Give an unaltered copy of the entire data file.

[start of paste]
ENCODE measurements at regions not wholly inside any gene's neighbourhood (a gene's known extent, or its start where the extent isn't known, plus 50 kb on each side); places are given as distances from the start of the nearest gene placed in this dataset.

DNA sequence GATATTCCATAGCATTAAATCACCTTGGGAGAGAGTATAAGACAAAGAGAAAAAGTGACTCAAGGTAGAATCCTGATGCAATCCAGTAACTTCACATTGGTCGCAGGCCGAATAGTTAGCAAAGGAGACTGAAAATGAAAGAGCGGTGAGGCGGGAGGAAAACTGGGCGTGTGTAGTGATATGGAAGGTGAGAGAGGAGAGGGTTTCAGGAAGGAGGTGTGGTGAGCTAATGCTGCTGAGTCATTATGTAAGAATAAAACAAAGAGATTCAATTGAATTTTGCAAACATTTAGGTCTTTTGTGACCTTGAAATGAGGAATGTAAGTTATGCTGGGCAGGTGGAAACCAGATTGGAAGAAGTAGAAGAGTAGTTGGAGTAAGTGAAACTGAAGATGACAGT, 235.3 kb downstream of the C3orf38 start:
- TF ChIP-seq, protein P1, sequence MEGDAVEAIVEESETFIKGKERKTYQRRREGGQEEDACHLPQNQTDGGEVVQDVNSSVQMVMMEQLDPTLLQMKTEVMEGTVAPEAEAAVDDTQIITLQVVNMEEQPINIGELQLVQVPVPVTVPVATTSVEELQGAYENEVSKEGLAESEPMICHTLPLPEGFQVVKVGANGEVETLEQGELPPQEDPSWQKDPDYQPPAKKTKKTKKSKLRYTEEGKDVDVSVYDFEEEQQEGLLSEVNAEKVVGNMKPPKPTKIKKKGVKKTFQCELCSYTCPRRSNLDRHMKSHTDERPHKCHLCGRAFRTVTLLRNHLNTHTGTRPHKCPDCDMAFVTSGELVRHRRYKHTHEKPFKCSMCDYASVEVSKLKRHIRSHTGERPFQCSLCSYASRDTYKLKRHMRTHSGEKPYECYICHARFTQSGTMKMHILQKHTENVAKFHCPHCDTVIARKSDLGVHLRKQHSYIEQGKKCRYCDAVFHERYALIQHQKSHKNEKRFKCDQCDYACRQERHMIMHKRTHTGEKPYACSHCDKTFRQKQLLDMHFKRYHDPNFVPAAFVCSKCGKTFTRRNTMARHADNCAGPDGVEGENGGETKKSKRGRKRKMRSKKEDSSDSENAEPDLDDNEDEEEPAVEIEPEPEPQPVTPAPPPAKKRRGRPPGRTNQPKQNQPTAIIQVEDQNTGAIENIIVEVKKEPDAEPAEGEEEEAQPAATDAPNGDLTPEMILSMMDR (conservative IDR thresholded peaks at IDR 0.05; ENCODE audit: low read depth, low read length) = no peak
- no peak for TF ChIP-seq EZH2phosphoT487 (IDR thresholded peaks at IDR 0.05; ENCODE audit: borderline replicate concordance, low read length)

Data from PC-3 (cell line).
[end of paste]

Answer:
ENCODE measurements at regions not wholly inside any gene's neighbourhood (a gene's known extent, or its start where the extent isn't known, plus 50 kb on each side); places are given as distances from the start of the nearest gene placed in this dataset.

DNA sequence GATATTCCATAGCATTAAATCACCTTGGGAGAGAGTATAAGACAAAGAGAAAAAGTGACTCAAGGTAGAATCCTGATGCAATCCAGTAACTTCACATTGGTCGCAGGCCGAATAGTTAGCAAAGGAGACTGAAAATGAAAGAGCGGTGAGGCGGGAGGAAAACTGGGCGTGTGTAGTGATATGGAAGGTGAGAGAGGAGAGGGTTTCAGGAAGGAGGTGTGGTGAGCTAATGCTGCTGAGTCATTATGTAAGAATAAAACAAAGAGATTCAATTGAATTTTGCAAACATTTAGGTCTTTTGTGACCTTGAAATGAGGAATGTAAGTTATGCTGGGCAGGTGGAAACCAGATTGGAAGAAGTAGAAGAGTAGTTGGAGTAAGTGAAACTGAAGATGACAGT, 235.3 kb downstream of the C3orf38 start:
- TF ChIP-seq, protein P1, sequence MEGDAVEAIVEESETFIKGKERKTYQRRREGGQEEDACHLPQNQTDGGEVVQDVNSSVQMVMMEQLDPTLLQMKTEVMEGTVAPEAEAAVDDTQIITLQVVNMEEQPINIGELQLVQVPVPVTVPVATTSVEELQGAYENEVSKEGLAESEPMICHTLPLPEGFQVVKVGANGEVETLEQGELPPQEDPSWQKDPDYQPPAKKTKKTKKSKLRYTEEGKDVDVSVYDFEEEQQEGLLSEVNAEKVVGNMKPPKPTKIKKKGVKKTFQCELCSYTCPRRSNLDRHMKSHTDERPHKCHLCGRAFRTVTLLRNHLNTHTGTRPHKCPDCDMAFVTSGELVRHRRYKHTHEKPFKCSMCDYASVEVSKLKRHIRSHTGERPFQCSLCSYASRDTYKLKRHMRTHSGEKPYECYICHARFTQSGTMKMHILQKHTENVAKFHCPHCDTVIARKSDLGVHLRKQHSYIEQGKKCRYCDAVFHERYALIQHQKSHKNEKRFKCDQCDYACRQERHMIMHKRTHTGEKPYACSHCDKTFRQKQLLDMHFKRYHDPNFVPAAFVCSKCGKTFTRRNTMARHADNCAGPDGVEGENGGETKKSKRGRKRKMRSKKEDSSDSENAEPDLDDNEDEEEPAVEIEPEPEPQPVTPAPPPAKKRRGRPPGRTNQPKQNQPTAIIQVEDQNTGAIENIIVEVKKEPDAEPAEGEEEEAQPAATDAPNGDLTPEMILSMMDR (conservative IDR thresholded peaks at IDR 0.05; ENCODE audit: low read depth, low read length) = no peak
- no peak for TF ChIP-seq EZH2phosphoT487 (IDR thresholded peaks at IDR 0.05; ENCODE audit: borderline replicate concordance, low read length)

Data from PC-3 (cell line).